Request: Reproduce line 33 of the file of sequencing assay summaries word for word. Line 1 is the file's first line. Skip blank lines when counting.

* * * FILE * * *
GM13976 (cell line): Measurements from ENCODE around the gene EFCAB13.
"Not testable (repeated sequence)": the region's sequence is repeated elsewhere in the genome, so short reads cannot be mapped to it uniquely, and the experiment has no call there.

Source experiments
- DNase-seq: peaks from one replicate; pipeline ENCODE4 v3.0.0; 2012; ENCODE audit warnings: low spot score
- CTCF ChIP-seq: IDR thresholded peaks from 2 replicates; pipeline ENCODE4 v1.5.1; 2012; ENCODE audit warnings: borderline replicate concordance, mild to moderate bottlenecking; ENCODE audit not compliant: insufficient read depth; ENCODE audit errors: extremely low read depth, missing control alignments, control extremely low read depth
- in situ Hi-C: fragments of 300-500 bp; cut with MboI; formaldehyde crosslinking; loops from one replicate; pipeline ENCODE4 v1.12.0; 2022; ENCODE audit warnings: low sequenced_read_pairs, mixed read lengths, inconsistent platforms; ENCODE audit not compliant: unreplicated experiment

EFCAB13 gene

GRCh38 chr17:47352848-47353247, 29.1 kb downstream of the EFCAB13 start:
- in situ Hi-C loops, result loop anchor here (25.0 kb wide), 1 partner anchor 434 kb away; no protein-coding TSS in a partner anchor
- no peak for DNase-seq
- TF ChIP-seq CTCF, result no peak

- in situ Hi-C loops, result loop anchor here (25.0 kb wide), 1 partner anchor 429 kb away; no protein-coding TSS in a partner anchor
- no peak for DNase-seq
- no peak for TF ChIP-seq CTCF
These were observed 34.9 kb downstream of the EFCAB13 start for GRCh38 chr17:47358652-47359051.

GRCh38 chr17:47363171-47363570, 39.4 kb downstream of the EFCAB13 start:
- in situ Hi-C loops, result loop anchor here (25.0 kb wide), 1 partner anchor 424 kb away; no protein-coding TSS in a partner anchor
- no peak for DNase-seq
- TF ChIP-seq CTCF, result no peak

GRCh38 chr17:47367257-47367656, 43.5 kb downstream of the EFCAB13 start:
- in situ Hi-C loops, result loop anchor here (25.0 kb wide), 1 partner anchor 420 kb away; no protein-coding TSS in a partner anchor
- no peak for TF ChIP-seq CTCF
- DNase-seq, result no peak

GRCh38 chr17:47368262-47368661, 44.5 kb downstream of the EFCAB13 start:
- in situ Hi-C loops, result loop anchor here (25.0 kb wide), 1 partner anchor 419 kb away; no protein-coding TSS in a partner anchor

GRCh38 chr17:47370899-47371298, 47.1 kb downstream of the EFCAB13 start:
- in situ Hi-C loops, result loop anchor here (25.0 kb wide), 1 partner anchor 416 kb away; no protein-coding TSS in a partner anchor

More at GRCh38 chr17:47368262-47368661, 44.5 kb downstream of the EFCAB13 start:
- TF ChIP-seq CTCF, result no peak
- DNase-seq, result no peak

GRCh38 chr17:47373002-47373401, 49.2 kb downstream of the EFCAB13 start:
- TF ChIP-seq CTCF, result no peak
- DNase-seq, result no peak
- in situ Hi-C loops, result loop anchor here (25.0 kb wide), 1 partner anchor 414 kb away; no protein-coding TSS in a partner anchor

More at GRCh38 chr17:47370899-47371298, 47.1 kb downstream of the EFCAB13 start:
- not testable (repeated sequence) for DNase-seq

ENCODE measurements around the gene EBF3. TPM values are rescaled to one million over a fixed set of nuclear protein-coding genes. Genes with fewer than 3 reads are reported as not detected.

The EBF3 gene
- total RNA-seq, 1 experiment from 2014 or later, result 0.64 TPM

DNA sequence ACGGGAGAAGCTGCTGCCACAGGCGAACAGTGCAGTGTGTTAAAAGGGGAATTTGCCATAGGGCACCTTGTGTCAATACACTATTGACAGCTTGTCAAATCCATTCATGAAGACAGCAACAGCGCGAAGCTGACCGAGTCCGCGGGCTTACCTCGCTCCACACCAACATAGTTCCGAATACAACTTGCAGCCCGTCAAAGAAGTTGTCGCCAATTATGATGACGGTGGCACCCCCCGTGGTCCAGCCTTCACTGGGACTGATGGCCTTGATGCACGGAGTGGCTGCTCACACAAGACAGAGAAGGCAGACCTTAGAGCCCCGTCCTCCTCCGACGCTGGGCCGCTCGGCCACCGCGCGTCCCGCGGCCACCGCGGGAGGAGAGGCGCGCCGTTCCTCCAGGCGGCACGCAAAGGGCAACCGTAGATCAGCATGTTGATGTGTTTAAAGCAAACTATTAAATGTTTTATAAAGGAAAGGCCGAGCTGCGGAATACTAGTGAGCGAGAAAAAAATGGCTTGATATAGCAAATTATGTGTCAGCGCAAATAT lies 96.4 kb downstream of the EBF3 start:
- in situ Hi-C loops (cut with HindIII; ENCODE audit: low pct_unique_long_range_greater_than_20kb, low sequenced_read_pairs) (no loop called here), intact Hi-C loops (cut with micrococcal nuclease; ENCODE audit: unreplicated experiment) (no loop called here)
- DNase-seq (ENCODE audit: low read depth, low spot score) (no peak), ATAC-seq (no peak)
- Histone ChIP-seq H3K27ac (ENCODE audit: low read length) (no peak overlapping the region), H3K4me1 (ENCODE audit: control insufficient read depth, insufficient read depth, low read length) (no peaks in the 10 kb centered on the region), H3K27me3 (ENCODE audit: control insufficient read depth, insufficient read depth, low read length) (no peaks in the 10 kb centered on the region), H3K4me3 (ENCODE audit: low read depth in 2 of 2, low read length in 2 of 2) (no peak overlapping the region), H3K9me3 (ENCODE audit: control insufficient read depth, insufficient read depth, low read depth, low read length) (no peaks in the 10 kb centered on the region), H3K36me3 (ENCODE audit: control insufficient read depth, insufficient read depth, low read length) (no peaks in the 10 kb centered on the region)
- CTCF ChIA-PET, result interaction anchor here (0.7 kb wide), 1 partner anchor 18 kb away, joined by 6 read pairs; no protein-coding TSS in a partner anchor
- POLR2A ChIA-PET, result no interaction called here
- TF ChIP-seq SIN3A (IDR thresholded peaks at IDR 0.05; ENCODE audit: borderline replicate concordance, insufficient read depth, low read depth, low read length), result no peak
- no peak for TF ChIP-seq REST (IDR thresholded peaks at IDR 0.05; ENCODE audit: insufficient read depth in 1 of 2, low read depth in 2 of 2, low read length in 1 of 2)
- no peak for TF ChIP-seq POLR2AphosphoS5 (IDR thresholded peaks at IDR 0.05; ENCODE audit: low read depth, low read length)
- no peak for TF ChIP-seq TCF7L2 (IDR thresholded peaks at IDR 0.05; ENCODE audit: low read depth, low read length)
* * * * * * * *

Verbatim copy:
- DNase-seq, result no peak